But Northern Europeans were much slower to adopt corn, at first, largely for climatic reasons. The corn imported from Mexico was adapted to long, hot summers and didn’t grow well in central or northern Europe. There were, however, corn varieties very well adapted to short summers in what would become the northeastern United States and southern Canada, grown there by the native peoples for almost 1,000 years. The French Explorer, Jacques Cartier, notably, brought back corn from his explorations on the Saint Lawrence River (1534, 1535 and 1541) that were found to be well adapted to growing in Normandy.
By the 17th century, corn from North America had been adopted in northern Europe, but only as animal fodder. There was no Antoine-Augustin Parmentier to promote eating corn! Despite recommendations from many authorities, northern Europeans remained very reluctant to use it as human food.
And that continued well into the 20th century. My father, as a Canadian soldier during WWII (he was a truck driver), traveled through several European countries and later regaled us with stories about the war. One of his favorites was how he and his comrades had to show the French, even though they were suffering from a terrible famine at the time, how to prepare and eat corn. They had never thought that the grains they had stored up as fodder for their animals could be cooked or ground into flour! And in England, where he was stationed for almost three years, he and his friends obtained sweet corn seed from Canada and grew a plot of it near their barracks, then held a corn roast. The Brits were amazed to see them eating “pig fodder” and only a few could be convinced to try it.
Corn is now a fairly staple vegetable in many continental European countries now, including France, although it is not as popular as in North America. Even today, though, it’s still rarely eaten in the UK, except as a salad ingredient.
I recently wrote an article called The Jerusalem Artichoke: Is Any Other Vegetable Easier to Grow? about this tuberous vegetable and its slow progression to acceptance as a vegetable. I think it can be said that, 500 years after its introduction to Europe from the New World, Jerusalem artichoke is not yet firmly accepted as a vegetable. At least not as an everyday one. Maybe it will slowly gain that status.
And now for a story of failure, as the dahlia (Dahlia spp.) remains largely unknown to foodies even today. However, when it was imported to Spain in 1789, the goal was to introduce it as a vegetable, as the peoples of Mexico had consumed its tubers for millennia. Here again, the public was not at all convinced of the culinary merits of the tubers, but instead quickly fell in love with the beautiful flowers of the plant. In the hands of the hybridizers, more than 20,000 cultivars with the most surprising colors and shapes of bloom were developed. As a result, the dahlia has become the most widely cultivated summer bulb in the world, but few people know that its tubers are not only edible, but often even delicious.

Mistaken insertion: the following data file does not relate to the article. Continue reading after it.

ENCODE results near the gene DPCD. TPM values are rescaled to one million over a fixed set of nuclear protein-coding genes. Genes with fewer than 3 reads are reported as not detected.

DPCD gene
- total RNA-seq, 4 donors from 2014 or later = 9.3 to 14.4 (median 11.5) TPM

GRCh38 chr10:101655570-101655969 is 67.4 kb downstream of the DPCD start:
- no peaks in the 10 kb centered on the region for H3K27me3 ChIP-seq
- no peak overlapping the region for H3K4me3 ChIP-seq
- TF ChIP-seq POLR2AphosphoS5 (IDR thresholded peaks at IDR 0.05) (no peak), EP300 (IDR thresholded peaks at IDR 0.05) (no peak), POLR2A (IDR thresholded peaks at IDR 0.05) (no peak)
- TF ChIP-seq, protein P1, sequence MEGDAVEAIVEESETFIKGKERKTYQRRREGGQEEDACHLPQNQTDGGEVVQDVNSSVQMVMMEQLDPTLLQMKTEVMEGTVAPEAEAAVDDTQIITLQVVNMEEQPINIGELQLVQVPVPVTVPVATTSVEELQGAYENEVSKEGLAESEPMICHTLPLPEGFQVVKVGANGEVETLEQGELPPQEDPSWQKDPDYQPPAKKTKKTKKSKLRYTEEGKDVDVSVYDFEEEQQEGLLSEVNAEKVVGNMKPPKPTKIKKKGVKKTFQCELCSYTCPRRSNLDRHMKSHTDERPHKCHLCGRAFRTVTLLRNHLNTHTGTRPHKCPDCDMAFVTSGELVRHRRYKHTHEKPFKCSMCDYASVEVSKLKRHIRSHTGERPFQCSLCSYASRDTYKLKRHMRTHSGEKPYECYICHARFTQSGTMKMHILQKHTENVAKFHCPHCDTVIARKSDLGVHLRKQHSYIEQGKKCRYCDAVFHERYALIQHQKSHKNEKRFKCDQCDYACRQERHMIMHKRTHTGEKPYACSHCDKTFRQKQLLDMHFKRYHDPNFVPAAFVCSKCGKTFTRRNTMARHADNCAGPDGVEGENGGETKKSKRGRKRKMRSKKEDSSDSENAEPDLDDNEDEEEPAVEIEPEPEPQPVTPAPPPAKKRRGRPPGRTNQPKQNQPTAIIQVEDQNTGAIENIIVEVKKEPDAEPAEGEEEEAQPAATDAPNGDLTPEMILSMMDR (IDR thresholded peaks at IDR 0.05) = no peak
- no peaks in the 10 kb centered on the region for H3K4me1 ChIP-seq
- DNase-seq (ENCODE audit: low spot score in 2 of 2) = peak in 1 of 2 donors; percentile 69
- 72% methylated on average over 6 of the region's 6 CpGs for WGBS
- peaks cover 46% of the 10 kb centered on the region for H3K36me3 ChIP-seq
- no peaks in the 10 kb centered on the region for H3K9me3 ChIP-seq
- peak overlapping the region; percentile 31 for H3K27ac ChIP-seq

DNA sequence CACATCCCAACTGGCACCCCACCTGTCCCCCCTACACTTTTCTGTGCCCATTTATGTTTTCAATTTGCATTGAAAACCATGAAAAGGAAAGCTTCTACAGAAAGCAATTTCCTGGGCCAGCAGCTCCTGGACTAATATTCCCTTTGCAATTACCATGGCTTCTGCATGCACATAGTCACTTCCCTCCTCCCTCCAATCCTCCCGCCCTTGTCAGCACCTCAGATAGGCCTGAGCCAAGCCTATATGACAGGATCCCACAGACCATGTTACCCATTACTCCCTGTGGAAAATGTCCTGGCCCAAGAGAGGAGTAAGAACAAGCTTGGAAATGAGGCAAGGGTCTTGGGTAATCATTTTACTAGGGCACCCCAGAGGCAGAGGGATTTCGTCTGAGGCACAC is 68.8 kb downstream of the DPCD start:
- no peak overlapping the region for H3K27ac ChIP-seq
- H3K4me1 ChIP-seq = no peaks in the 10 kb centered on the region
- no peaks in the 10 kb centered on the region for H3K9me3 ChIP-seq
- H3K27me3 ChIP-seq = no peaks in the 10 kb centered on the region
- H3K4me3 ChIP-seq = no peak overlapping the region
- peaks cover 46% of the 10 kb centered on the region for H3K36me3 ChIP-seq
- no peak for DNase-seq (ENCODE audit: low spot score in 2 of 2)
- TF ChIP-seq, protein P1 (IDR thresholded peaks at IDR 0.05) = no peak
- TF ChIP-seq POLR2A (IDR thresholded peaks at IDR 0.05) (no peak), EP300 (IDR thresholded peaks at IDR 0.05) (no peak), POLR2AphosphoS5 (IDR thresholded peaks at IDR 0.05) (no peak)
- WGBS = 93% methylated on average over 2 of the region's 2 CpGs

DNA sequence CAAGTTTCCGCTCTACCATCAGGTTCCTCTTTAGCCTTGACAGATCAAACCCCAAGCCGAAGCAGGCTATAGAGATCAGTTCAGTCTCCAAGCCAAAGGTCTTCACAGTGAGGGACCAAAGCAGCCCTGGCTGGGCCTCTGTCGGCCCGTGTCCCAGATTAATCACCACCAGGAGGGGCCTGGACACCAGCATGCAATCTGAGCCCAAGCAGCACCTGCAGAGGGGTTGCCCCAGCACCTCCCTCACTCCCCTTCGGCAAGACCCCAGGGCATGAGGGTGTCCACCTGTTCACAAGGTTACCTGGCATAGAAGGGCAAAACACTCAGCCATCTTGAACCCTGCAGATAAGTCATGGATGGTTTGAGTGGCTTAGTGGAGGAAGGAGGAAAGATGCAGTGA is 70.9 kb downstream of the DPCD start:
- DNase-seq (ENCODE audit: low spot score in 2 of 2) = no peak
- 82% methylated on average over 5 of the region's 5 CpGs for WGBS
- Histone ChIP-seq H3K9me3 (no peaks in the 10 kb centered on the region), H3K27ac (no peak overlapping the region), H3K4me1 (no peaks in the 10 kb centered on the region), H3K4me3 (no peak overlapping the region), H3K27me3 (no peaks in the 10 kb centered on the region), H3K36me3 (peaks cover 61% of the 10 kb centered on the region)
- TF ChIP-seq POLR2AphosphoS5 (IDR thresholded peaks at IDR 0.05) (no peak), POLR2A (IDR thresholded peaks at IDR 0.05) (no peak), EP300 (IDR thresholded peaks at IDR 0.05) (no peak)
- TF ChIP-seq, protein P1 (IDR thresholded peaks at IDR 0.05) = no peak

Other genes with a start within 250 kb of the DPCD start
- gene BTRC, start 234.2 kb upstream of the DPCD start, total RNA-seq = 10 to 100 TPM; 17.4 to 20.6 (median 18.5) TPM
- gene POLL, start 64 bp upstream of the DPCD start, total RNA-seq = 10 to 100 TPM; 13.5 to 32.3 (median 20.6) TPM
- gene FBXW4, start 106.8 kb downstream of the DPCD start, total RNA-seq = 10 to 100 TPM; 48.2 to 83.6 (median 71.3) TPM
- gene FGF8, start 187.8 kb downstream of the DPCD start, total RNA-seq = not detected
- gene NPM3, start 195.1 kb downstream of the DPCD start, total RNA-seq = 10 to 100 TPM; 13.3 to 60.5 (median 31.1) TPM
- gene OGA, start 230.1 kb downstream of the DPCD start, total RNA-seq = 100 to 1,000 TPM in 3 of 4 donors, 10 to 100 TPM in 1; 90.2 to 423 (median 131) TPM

Recently, American hybridizers have started to take an interest in the gustative qualities of dahlia tubers again and are working on developing varieties with large, fleshy and particularly tasty tubers (some the size of grapefruits!) rather just than large, showy flowers.
Who knows? Maybe in a few years, we’ll be seeing dahlia tubers on the shelves of our supermarkets!
Here’s another neglected vegetable that has caught on as an ornamental instead. All parts of the canna are edible: leaves, flowers, stems and even immature seeds. Most popular, however, is its starchy rhizome. Originally native to South and Central America, cannas are now widely cultivated as a vegetable in the Caribbean islands and in the Pacific, not to mention Africa and Asia. In this case, it’s still a case of Northerners being slower on the uptake than Southerners, as many people of the South know cannas well and find them delicious.
Many restaurants today put flowers on our plates, but if you watch people at neighboring tables, you soon realize that very few eat them. Many push them aside or eat around them, either seeing them as a simple garnish or being afraid to taste these novelties. Yet, if restaurants put them on your plate, it’s because you can eat them!
In fact, many garden flowers are perfectly edible. That includes nasturtiums, daylilies, pansies, marigolds, dendrobiums, monardas, carnations, bachelor’s buttons, hollyhocks, lilacs, tuberous begonias and many more.
The next time you go to a restaurant, I suggest you at least taste the flowers, because many are delicious … and all are rich in vitamins!
These are just a few examples of edible plants that have taken a long time to gain recognition for their culinary qualities. There are dozens more. It’s not that I encourage you to taste just any plant (some plants are indeed poisonous and you should check on any plant’s toxic qualities before tasting it), but it’s a safe bet that some plants in your flower bed that you’ve always considered strictly ornamental will be well worth putting on your plate!